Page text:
Byculla's Y-Bridge is a prominent feature in the cult classic Jaane Bhi Do Yaaro. In one of the film's – and indeed Bollywood's – most memorable sequences, a drunk Om Puri converses with a dead man (Satish Shah) in a coffin. Call it coincidence or just irony, this is the area that also houses John Pinto International Pvt. Ltd, the eponymous embalming firm run by the world's only undertaker who is an MBE (Member of the Most Excellent Order of the British Empire).
Established in 1981 by John Pinto, this family-run business is renowned for its repatriation and embalming services. Pinto wears his MBE accolade – bestowed on him by Queen Elizabeth in recognition of his services after the 26/11 attacks – with great pride, and rightfully so.
"Everyone deserves a good send-off," he smiles as we sit at a round table for a mid-morning chat. Pinto's office is bedecked with antique furniture, a passion he shares with wife Edna. A handcrafted oak wood coffin lies nearby, accompanied by an-all metal portable morgue. Above the freezer is a long carton marked Handle with Care –which is exactly how John Pinto treats the deceased.
"Embalming isn't taken seriously in India. Not even by hospitals," he rues as he recounts how embalmed bodies have turned black at JJ Hospital. Its taboo status notwithstanding, body preservation is both an art and science for Pinto. The painstaking process can take anywhere between a few days to almost a month depending on factors like cause of death and extent of bodily damage. Reconstructive surgery is even used in extreme cases, or if families want open casket funerals. All embalming fluids and equipment used by Pinto are imported. He even had to study the courses abroad because the options in India were next to none.
The hurdles were many but they failed to deter Pinto. He remembers his first office in Saat Rasta and how difficult it was to transport bodies during the rains. "The base of my office was four feet of granite," he chuckles, "so that the rising water wouldn't come in and damage the bodies." Things took a turn for the better when he shifted to Clare Road and acquired A. Edward Jones, the city's oldest funeral services business. The year was 1992, and more people were sitting up and taking notice. Edna says it was their service which set them apart. "We were the only ones who worked round the clock. If we got a call in the middle of the night, we'd rush to the office and start funeral preparations immediately."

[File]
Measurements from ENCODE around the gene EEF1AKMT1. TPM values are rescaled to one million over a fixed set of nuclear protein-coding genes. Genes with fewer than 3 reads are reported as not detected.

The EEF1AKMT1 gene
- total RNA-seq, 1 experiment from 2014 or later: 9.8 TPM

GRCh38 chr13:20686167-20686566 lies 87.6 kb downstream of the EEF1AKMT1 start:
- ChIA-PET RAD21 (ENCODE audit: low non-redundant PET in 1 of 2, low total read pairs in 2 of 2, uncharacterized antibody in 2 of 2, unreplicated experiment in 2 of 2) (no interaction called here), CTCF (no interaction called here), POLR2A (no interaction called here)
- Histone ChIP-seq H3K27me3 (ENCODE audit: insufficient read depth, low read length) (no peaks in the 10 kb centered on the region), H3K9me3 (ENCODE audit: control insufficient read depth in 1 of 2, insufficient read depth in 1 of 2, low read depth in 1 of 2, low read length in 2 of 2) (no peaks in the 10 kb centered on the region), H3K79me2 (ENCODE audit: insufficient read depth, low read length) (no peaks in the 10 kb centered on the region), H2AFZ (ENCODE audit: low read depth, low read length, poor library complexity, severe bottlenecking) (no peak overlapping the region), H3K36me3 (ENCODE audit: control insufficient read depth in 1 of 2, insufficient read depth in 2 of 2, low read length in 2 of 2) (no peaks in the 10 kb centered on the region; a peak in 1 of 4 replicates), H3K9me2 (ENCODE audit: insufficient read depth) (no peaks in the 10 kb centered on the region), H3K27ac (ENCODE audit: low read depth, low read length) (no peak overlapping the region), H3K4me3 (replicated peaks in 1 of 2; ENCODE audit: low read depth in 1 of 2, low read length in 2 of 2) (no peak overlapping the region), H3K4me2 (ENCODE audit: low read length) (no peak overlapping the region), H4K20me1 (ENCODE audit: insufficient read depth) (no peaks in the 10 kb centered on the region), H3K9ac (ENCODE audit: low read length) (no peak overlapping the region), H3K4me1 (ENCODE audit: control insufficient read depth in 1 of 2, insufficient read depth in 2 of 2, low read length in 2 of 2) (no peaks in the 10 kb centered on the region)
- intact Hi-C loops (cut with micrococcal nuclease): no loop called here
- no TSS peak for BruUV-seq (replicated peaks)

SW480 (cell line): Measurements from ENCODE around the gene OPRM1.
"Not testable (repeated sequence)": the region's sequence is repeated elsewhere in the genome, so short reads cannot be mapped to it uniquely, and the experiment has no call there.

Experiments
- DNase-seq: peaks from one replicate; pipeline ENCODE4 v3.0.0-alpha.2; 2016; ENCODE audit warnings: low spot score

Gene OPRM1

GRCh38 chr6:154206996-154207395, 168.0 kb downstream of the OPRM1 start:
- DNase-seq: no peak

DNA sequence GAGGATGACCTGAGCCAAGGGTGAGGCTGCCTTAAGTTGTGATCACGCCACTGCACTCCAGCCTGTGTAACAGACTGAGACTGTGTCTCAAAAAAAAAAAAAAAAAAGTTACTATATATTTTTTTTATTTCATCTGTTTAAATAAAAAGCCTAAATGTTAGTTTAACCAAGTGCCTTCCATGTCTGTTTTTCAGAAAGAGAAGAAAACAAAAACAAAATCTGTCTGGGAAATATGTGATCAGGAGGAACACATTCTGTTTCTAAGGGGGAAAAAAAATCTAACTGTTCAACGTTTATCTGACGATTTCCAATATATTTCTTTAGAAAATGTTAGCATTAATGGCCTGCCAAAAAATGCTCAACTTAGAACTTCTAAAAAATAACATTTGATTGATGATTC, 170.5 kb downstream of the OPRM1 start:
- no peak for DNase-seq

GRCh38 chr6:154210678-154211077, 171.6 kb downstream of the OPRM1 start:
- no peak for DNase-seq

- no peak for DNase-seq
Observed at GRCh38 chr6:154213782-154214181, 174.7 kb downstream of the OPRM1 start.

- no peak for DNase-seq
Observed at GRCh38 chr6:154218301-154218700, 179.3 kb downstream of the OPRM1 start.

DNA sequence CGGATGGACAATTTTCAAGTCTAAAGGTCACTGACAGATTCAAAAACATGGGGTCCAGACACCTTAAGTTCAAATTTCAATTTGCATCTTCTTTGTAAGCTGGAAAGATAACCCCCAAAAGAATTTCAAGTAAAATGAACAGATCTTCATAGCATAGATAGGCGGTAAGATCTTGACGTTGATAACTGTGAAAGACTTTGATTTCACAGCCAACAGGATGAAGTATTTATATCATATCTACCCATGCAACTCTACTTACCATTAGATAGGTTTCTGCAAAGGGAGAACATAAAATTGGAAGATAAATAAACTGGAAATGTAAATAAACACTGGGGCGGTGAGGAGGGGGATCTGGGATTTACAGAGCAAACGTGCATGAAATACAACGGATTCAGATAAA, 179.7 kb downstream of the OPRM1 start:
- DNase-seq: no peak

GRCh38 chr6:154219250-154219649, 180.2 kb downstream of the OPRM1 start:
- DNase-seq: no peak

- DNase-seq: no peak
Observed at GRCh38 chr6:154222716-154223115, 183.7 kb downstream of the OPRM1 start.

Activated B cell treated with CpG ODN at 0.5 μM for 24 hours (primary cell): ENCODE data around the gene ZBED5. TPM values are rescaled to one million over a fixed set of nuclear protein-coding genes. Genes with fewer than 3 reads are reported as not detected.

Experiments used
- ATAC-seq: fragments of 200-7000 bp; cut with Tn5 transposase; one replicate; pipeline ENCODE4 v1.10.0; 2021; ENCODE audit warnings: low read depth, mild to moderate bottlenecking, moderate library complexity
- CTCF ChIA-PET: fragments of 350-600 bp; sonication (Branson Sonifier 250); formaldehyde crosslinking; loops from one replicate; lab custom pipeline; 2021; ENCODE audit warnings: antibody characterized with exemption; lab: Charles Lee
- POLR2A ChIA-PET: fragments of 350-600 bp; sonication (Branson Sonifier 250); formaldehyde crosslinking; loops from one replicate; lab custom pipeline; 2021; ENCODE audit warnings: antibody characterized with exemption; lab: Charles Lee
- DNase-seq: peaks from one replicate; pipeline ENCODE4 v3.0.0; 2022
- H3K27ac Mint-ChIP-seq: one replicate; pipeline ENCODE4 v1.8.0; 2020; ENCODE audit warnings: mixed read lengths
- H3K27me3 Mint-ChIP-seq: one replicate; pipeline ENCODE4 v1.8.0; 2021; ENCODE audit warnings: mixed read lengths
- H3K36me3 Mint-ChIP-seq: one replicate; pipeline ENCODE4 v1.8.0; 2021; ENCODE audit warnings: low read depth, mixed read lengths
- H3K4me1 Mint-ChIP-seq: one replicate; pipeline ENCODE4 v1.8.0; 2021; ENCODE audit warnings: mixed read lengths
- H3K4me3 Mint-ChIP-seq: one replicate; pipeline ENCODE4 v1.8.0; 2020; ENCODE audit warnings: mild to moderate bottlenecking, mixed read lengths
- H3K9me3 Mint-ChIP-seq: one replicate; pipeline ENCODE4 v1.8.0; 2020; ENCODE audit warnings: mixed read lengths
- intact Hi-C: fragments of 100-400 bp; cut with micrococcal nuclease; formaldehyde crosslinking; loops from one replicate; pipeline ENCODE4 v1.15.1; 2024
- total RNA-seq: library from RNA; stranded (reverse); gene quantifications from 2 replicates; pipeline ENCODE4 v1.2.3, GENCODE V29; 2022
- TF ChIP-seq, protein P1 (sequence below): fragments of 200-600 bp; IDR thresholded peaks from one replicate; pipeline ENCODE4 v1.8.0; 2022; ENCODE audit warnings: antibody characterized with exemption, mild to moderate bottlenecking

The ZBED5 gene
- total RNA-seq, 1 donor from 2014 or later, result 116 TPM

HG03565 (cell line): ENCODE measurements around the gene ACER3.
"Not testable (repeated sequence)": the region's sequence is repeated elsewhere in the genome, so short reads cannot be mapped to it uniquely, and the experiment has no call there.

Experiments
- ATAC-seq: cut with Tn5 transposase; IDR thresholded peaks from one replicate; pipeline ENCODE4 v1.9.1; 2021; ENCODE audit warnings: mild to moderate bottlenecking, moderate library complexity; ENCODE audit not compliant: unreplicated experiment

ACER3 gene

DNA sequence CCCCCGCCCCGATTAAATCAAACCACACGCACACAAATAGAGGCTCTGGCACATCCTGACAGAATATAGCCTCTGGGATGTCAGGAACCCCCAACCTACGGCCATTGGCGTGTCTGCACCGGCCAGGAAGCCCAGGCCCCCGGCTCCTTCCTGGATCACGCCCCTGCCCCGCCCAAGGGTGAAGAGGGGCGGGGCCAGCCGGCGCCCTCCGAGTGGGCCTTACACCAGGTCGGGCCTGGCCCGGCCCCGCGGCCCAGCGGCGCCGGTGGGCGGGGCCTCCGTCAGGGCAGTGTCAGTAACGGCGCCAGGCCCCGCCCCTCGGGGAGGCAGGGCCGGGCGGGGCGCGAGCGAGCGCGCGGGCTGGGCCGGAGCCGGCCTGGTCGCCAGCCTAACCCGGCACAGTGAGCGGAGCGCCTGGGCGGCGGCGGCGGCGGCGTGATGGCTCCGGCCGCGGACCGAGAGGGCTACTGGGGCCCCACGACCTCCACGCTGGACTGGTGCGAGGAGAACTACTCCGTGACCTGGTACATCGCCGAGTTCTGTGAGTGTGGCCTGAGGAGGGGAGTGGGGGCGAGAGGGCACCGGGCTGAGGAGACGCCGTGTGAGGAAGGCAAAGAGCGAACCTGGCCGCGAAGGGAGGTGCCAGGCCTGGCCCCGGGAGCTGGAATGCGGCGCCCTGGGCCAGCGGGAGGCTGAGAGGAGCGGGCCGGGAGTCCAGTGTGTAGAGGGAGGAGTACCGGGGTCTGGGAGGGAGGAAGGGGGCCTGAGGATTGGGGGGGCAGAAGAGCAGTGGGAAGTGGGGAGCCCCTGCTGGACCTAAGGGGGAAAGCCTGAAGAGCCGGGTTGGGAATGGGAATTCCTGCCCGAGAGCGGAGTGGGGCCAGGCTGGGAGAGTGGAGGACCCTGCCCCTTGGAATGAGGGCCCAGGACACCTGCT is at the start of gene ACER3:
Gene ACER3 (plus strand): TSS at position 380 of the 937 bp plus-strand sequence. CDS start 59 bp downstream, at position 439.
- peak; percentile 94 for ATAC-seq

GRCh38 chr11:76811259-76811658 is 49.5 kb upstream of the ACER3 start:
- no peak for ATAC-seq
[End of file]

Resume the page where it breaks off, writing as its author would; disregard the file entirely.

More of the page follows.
Pinto's reputation makes him the go-to man in the wake of mass tragedies. Whether it was the 1993 serial blasts or the 2013 INS Sindhurakshak disaster, he is entrusted with the job of preserving the bodies of the deceased. Many hospitals are apathetic about cadaver preservation, with some even storing bodies on slabs without any temperature control. It is a sorry state of affairs, especially for aggrieved relatives who want a fitting farewell for someone they love. Pinto also repatriated many victims of the 2008 Mumbai attacks to their home countries.
Every day is a busy one for the Pintos. My time with the patriarch is punctuated by people calling in from Kochi to Congo to follow up on funeral arrangements. But Pinto beams despite the frenzied, morbid nature of his work. This is a man who is deeply aware of the difference he can make, even if others don't. Being in the funeral services business means one must also lend an ear, and wife Edna is all for it. "Counselling people is a very important part of what we do," she says.
Pinto's sons John Jr. and Ainsley are also proficient in embalming and, from the looks of it, set to take the family business forward. Their employees are extensively trained to craft everything from coffins and fabric from scratch. But the workshop and embalming room remain out of bounds for outsiders. "Harmful chemicals," Pinto reasons.
India isn't a country where undertakers need to be certified. The sector, if one can call it that, is unregulated. Creating and maintaining standards doesn't top administrators' lists. Pinto says it will take a long time for things to change in the country, but he isn't gloomy about it.
Instead, he cites an anecdote as a mark of his optimism. "Somebody from the Health Ministry once told me 'There was no DGCA (Directorate General of Civil Aviation) when JRD Tata flew the first plane. It came about much, much later. It's the same with you. You have to pave your way and get the work done.'"